In any of the cases in which a federal agency as a condition of providing funding claimed ownership of any inventions made under that funding, a contractor that obtained assignment of such an invention could appeal and the federal agency might release its claim. In the case of the IPA program, the NIH (and later the NSF) by-passed the need for a determination procedure after an invention had been made, and even by-passed the requirement that a federal agency head could determine in advance for any given research contract that the contractor that obtained ownership of an invention made under that contract could retain that ownership–under the IPA program nonprofits were required to obtain ownership of inventions when they decided to file patent applications on those inventions. The IPA stood alone as a master research contract without any research involved, consisting instead of only the patent rights clause for all subsequent research contracts between the federal agency and the participating nonprofit.
In short, then, there was no uniform presumption that the federal government owned all inventions made in federally supported research. The revisionists are wrong. If there had been such a presumption, then federal policy on the matter would have been uniform–and the revisionistas assert that it was Bayh-Dole that made federal invention policy uniform. They are wrong about Bayh-Dole, too, but that’s a different wrongness.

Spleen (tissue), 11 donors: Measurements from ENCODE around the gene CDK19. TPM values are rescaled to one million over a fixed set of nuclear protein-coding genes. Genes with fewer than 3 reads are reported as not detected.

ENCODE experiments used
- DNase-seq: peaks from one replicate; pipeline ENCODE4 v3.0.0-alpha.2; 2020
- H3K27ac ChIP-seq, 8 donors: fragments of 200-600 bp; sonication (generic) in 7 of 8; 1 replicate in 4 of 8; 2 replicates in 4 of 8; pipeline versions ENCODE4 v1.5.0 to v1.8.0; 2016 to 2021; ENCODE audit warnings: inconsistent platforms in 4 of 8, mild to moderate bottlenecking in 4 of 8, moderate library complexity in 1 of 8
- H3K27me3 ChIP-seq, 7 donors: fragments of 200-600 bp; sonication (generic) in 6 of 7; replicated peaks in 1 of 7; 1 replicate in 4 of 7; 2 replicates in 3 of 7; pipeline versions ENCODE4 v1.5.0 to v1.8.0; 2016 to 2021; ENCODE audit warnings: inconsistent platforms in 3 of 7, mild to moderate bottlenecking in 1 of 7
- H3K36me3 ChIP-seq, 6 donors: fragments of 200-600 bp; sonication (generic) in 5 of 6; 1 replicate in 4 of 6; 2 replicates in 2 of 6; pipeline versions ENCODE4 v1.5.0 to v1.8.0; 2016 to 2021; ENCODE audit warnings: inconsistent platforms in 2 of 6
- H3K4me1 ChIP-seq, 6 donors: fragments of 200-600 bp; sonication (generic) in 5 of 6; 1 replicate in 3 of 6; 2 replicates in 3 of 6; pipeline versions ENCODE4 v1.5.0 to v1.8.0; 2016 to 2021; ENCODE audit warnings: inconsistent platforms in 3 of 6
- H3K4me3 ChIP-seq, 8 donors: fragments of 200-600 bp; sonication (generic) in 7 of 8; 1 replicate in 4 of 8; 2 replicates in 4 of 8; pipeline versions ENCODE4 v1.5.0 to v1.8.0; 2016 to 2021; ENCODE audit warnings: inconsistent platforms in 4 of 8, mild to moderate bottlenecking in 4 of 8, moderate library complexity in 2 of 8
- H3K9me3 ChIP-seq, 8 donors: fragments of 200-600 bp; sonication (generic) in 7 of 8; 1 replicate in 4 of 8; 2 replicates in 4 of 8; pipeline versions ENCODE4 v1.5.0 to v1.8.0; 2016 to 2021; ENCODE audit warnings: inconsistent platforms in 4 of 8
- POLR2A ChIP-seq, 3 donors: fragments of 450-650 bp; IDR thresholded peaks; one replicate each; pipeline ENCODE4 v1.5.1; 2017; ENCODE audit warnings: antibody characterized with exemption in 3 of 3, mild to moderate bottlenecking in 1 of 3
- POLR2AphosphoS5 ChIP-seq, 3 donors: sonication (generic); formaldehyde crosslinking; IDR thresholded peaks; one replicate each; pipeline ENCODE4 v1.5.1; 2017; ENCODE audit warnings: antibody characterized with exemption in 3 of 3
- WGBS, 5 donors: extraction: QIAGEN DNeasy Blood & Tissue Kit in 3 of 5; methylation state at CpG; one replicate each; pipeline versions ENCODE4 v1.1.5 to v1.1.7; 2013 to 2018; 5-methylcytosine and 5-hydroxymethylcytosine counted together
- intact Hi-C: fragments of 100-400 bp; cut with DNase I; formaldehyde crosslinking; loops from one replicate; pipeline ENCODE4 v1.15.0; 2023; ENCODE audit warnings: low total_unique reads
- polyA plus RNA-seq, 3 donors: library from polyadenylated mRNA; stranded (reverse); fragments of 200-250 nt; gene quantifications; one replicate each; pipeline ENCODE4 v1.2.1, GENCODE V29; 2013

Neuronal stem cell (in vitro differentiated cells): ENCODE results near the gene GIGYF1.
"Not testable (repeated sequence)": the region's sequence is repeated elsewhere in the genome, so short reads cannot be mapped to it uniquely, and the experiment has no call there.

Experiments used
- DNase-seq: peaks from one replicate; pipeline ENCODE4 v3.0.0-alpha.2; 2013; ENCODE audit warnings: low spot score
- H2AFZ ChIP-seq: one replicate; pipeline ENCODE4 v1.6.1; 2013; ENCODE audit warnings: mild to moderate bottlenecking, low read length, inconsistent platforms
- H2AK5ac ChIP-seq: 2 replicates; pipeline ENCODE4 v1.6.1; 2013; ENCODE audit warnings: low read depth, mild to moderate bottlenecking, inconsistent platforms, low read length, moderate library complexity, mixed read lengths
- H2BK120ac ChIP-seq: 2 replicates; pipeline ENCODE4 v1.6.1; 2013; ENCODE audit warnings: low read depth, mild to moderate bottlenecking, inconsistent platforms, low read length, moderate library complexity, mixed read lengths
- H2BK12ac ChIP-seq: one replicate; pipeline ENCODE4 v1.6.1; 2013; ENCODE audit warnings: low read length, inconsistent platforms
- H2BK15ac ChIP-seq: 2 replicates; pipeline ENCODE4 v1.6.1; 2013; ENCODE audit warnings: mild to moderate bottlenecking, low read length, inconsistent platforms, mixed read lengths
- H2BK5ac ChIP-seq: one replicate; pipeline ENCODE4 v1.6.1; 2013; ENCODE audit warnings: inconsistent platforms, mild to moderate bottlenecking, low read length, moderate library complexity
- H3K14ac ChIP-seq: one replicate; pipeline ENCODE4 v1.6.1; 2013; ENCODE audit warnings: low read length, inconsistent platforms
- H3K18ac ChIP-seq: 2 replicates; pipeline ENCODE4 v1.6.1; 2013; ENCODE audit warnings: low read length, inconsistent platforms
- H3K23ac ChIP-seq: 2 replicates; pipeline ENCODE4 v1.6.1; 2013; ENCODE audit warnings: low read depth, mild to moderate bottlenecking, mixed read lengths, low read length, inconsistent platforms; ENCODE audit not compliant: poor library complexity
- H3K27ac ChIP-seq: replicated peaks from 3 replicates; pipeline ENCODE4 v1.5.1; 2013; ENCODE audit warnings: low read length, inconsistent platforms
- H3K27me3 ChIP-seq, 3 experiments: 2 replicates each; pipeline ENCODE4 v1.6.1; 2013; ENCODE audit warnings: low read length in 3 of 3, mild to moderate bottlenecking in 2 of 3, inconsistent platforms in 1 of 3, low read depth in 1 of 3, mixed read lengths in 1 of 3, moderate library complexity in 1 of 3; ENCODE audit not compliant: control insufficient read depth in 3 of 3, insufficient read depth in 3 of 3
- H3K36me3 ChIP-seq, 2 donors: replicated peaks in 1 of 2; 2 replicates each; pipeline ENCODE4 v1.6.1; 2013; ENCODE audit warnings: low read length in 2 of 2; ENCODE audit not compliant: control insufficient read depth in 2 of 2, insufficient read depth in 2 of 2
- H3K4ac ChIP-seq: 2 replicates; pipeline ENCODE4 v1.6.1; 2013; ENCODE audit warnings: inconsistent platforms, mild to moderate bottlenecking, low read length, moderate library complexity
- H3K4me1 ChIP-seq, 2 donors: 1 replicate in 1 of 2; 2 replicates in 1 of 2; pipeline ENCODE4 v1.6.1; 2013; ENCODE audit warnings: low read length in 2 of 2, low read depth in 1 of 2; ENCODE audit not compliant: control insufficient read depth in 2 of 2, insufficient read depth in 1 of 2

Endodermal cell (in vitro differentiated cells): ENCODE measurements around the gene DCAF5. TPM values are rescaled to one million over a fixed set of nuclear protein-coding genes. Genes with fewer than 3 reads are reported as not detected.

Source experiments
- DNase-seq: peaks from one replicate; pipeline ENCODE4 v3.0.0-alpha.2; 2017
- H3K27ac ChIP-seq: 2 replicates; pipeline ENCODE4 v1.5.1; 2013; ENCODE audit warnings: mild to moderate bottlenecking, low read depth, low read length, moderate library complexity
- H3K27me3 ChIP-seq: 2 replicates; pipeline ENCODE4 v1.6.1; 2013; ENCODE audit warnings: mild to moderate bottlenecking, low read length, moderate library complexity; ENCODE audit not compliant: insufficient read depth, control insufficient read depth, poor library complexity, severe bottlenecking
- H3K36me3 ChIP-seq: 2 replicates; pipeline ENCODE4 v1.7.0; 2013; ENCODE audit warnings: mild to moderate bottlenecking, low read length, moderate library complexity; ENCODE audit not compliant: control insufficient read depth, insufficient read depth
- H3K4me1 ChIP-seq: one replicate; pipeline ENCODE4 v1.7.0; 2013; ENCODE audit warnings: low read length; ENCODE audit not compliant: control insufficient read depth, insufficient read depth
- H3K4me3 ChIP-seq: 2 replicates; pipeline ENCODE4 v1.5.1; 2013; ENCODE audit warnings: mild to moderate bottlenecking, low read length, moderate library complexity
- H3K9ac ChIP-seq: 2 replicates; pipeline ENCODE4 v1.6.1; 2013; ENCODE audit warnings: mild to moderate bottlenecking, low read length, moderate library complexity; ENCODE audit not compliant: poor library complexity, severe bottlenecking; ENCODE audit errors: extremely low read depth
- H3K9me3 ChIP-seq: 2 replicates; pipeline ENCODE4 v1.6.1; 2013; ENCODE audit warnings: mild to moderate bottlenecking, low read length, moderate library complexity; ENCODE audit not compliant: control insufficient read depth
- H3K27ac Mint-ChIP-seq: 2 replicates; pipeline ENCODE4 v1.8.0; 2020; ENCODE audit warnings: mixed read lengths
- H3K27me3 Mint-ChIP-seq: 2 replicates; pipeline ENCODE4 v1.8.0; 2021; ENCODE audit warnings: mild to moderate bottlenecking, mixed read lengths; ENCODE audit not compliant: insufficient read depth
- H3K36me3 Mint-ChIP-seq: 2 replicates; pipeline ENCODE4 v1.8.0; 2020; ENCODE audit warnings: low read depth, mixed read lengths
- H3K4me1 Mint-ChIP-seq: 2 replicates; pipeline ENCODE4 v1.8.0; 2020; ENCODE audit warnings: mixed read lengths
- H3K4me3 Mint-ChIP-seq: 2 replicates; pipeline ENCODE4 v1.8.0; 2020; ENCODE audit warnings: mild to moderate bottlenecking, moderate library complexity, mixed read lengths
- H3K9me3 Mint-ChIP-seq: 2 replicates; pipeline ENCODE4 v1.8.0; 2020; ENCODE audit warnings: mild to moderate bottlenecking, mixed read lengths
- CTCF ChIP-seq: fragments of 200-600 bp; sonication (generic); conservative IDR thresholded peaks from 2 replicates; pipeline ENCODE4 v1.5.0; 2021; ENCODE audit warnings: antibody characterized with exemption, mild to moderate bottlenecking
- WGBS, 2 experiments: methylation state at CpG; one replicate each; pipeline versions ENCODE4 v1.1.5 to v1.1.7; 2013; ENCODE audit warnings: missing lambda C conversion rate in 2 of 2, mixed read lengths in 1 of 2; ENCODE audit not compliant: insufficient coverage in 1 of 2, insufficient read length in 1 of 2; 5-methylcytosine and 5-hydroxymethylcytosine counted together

In short, too, the NIH–where Bayh-Dole eventually emerged as the rough beast that it is–really did operate within a federal agency policy framework that asserted that the federal government owned all inventions made in federally supported research directed at matters of public health. But this “presumption” was not government wide. Furthermore, the NIH itself in the IPA program reversed this presumption whenever a university decided to file a patent application on an invention that the NIH otherwise would be constrained by policy (and later, federal procurement regulation) to claim. So even for the NIH, it simply wasn’t true that the federal government presumed to own all inventions–the NIH itself circumvented that presumption. The only thing not uniform in the NIH’s own invention management program was that apparently not all nonprofits receiving funding from the NIH were in the NIH’s IPA program–though a great many were. The IPA program was terminated when the NIH sought to make the program available government wide. The program was reviewed, found to be both ineffective and operating against the public interest, and shuttered. Led by Norman Latker, legal counsel at the NIH, Bayh-Dole immediately thereafter began to slouch toward legislation.
Take a look at the Institutional Patent Agreement, helpfully archived at Bayh-Dole Central. The federal government did not presume that it owned inventions made with federal support. In fact, it presumed that inventors did–a good thing, given common law ownership of inventions. The IPAs required universities to obtain assignment from the inventors: